That's pronounced zeen, for those of you non-hipsters. As in magazine, but not quite. Here's what Webster has to say: "People thought I was this doll that came to life, so I would have different people just treating me very strangely as far as I was concerned. They wanted to see if I was real."
Sorry, wrong Webster.
Try this: "magazine; especially : a noncommercial often homemade or online publication usually devoted to specialized and often unconventional subject matter."
That certainly describes the forthcoming Kanyezine, brainchild of Zine Zine founders Annabel Brady-Brown from Australia and Grace Gallagher from the U.K. Previously, the duo partnered to publish the bawdy-brainy Catzine and Spacezine, collections of essays, poems and images on their respective subjects: Cats and Space.
Now they'd turned their attention to Chicago-raised Kanye West -- rap superstar, profound tweeter extraordinaire, master of his universe.
"To much raised wiggling of eyebrows, the newest creation will be a meditation on all things Kanye because, deep down, we all know that Kanye is awesome," they wrote on their Facebook page.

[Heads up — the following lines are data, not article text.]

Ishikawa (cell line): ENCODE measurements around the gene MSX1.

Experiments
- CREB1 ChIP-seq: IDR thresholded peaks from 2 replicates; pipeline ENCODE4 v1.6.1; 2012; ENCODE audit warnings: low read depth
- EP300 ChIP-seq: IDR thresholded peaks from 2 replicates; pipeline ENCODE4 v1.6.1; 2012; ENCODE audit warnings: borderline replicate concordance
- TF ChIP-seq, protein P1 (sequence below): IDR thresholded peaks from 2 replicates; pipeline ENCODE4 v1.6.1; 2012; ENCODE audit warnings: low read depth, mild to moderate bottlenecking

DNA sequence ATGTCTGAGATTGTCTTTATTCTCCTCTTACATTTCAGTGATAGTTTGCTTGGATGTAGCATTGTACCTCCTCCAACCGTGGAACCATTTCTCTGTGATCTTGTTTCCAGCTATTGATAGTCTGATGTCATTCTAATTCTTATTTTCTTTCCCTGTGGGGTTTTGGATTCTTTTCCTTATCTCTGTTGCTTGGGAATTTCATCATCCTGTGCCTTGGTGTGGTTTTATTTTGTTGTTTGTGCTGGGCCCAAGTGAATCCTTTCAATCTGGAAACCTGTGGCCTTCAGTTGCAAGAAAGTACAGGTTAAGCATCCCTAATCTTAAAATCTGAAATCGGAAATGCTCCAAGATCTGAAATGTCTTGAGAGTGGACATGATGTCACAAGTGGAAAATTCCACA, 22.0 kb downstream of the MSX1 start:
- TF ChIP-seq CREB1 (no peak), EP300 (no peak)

"Me and Grace have started applying for grants, so if the grant gods are looking favourably on us, we might actually be able compensate some of you wondrous starved artists, but, until we hear otherwise, it's still all for love, street cred and the ego thrill of print/inked immortality."
They plan to market the publication internationally as well as locally in Chicago.
Nonfiction submissions are being accepted until May 23, images and fiction until June 23.
For Kanye inspiration, Grace and Annabel suggest, read this 2010 New Yorker meditation by Sasha Frere-Jones.
And stick around for an upcoming interview with Brady-Brown and Gallagher in the Sun-Times Entertainment section.
West on the Today Show in 2010